Satellite images of the earth taken at night reveal how much of the earth is lit up during the hours of darkness. One of the unfortunate consequences of this phenomenon is that it becomes a real challenge for the avid stargazer to find locations free of light pollution in which to view the stars in all their glory. Accordingly, (and somewhat paradoxically) darkness can be a precondition for the manifestation or revealing of light. Thus, Saint Augustine notes that Jesus the Light of the World was born in the darkness of a Bethlehem night, and likewise rose from the tomb in the dead of a Jerusalem night—thereby scattering the darkness and, like the Dayspring from on high, heralding the dawn of an Eternal Day.
Our hearts still have unredeemed regions of darkness under the sway of sin and evil. And whereas many live unaware of these dark regions, we who take our spiritual lives seriously, become increasingly aware of our inner darkness. As we know, this is not a pleasant experience and our natural tendency is to flee the darkness within in our valiant search for light and relief from this inner oppression. And yet, it is in the depths of that inner darkness that Christ is both born and ultimately rises triumphant as Lord and King of our resurrected hearts. This image of Christ being born in the darkness of our unredeemed hearts is another way of describing his insistence that the divine physician comes to seek out the sick and not the healthy.
And, as Christ who is Light is born in the darkness of our hearts (through Baptism and conversion) so his light gradually dispels the darkness. This long and painful enlightening calls for patient endurance and a willingness to resist the temptation to prematurely consider the battle won. In the words of John of Forde, if we say that we have a great light in us, when really it is only a little light, we would have to fear that what was little would shrink from littleness into nothingness, and in a little while become darkness [again]. Instead, he urges, that if we would be worthy of being sons/daughters of light, then we must bewail the darkness which still closes us in on every side.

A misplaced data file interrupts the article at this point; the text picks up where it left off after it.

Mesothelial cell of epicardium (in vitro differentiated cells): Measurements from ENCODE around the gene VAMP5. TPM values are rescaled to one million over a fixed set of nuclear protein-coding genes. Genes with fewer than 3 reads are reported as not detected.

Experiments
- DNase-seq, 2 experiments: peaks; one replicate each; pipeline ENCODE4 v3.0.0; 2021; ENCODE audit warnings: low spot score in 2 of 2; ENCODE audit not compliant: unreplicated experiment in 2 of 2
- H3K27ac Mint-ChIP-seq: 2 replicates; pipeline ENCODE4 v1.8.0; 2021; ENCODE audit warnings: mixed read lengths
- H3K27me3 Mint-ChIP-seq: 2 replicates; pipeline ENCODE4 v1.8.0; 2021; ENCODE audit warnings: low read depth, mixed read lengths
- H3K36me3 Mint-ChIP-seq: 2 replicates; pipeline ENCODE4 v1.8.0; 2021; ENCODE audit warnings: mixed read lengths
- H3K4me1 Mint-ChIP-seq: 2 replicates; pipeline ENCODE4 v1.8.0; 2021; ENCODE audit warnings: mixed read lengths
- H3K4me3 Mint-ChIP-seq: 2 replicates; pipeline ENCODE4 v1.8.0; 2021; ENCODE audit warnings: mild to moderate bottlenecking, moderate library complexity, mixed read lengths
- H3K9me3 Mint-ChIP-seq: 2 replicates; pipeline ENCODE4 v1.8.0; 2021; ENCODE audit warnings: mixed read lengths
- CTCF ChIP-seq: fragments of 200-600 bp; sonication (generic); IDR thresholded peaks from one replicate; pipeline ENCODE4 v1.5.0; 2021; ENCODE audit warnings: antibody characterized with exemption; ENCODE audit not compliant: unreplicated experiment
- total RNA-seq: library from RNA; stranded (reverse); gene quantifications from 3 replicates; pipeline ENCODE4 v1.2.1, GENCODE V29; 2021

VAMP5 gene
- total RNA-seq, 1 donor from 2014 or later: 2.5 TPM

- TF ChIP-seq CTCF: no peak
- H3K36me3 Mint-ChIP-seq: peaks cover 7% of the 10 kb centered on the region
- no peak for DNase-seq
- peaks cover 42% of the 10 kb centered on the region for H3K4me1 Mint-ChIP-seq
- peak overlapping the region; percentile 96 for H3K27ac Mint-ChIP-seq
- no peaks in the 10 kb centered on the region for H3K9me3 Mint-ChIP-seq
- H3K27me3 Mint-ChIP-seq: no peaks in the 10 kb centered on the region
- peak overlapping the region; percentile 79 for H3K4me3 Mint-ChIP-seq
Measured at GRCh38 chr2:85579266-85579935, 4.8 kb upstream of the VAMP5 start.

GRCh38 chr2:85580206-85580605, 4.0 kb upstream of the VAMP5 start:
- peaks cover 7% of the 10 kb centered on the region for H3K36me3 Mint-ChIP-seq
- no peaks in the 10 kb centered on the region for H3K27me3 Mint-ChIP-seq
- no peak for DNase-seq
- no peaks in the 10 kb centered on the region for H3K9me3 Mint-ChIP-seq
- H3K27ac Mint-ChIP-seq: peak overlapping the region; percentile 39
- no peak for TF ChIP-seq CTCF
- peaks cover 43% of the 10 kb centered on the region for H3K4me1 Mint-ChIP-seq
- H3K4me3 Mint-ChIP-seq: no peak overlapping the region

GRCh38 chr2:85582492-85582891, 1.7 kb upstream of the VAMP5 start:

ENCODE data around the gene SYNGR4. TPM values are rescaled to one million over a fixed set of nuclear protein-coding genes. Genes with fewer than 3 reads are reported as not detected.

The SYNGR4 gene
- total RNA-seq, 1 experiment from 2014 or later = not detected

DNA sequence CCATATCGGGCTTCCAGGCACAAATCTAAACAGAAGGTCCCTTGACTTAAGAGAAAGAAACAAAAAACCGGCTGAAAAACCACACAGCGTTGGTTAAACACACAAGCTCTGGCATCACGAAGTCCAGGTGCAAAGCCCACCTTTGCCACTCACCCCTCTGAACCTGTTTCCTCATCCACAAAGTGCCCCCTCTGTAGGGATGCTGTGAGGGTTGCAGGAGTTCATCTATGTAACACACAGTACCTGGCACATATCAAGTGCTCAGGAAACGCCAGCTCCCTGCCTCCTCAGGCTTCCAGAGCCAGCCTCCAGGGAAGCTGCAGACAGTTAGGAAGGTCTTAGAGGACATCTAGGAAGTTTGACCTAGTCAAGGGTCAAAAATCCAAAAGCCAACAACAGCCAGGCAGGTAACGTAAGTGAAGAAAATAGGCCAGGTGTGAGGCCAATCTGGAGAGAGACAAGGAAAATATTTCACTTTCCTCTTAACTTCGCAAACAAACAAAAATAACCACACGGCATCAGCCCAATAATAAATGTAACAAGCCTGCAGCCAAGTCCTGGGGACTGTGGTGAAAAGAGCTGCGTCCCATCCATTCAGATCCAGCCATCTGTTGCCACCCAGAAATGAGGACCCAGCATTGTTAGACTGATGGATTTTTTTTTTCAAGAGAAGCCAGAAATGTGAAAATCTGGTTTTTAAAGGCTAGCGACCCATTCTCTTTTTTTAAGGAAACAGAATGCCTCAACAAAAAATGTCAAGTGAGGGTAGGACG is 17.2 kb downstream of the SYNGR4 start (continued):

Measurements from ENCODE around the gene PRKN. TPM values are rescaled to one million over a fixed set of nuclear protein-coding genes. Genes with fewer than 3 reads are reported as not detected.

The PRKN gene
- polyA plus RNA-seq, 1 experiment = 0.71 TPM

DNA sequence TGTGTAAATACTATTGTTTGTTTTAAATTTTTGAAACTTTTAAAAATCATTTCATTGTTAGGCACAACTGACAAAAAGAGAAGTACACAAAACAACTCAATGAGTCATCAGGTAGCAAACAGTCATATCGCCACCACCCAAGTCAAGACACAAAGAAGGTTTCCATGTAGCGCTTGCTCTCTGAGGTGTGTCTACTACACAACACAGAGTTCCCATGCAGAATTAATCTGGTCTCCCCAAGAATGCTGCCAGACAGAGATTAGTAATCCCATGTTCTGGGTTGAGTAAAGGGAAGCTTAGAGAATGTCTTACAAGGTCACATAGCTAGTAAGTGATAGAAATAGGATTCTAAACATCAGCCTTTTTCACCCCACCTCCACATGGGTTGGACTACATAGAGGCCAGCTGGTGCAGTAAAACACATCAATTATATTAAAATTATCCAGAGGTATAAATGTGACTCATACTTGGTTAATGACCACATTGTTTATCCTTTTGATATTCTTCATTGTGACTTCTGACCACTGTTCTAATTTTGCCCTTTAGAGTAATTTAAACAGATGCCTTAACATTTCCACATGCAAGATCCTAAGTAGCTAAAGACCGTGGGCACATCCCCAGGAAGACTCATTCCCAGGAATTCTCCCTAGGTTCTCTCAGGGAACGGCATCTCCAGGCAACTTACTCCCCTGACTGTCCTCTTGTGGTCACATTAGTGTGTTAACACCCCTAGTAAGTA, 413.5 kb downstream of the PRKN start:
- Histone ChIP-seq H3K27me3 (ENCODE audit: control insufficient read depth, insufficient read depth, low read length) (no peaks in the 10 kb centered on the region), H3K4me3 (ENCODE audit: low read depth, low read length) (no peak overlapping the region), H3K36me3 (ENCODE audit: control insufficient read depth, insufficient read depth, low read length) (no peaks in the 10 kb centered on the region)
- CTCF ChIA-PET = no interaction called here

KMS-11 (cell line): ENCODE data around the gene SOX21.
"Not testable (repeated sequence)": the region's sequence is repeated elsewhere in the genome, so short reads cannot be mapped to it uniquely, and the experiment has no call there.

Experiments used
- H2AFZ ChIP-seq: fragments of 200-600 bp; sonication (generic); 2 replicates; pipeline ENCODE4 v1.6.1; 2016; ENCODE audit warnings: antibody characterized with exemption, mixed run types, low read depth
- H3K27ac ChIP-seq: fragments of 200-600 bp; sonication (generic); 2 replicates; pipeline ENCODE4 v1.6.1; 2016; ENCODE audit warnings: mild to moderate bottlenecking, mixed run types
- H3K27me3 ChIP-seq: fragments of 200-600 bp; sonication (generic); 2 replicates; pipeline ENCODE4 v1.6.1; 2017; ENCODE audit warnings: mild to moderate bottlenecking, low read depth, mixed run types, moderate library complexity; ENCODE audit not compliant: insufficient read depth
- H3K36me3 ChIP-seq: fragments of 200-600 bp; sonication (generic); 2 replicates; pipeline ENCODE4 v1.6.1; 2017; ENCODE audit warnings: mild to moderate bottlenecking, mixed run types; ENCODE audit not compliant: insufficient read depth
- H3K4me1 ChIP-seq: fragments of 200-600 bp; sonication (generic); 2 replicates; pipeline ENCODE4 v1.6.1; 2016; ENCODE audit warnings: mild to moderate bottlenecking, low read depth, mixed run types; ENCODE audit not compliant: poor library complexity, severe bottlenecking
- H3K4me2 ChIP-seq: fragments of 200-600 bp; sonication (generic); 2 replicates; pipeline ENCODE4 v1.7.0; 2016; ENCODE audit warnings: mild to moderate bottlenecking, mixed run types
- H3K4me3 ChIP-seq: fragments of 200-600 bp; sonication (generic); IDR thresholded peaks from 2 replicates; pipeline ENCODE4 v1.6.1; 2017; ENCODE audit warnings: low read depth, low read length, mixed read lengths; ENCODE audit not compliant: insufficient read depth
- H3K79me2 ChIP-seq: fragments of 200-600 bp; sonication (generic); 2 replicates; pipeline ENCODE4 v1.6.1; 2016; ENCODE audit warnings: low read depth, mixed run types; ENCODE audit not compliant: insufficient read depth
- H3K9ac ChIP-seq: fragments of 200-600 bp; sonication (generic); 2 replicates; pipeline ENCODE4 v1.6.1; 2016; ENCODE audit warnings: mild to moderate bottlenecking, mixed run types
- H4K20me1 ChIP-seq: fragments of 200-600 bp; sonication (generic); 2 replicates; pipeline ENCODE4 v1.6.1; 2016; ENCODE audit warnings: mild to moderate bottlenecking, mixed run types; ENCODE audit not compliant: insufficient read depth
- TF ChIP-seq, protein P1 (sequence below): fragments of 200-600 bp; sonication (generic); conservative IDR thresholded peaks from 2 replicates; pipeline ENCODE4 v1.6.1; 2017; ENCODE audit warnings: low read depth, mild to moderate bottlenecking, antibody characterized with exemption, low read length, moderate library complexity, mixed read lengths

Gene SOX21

Yet, there is another darkness that paradoxically follows in the wake of the enlightening begun by Christ being born in the darkness of our hearts. As the mystics remind us, the true light that now begins to shine ever more vibrantly in our hearts is initially experienced as darkness—a darkness wrought by the sheer brilliance of the divine light that blinds the still unpurified inner vision of our hearts. Thus, in the words of an anonymous Carthusian, once accepted, this darkness, which reason calls darkness (but which God calls light), begins to glow, and becomes the lovely radiance of the approaching dawn of eternity.
For, it is from the midst of this ray of divine “darkness” that Christ will one day rise triumphant in hearts finally purified of sin and healed of blindness. In the meantime, we struggle on, aware, as Saint Gregory the Great notes that at present we tend to be what he calls ‘dawn’ or ‘dayspring’? We do some things which are of the light, but we are still not free from some remains of the darkness. But this is progress and, therefore, let us take heart and (in the words of Galatians) not grow tired of doing good, for in due time we shall reap our harvest, if we do not give up. Or, in those summoning words from Ephesians: Awake, O sleeper, and arise from the dead, and Christ will give you light. For you were once darkness, but now you are light in the Lord. Live as children of light, for light produces every kind of goodness and righteousness and truth.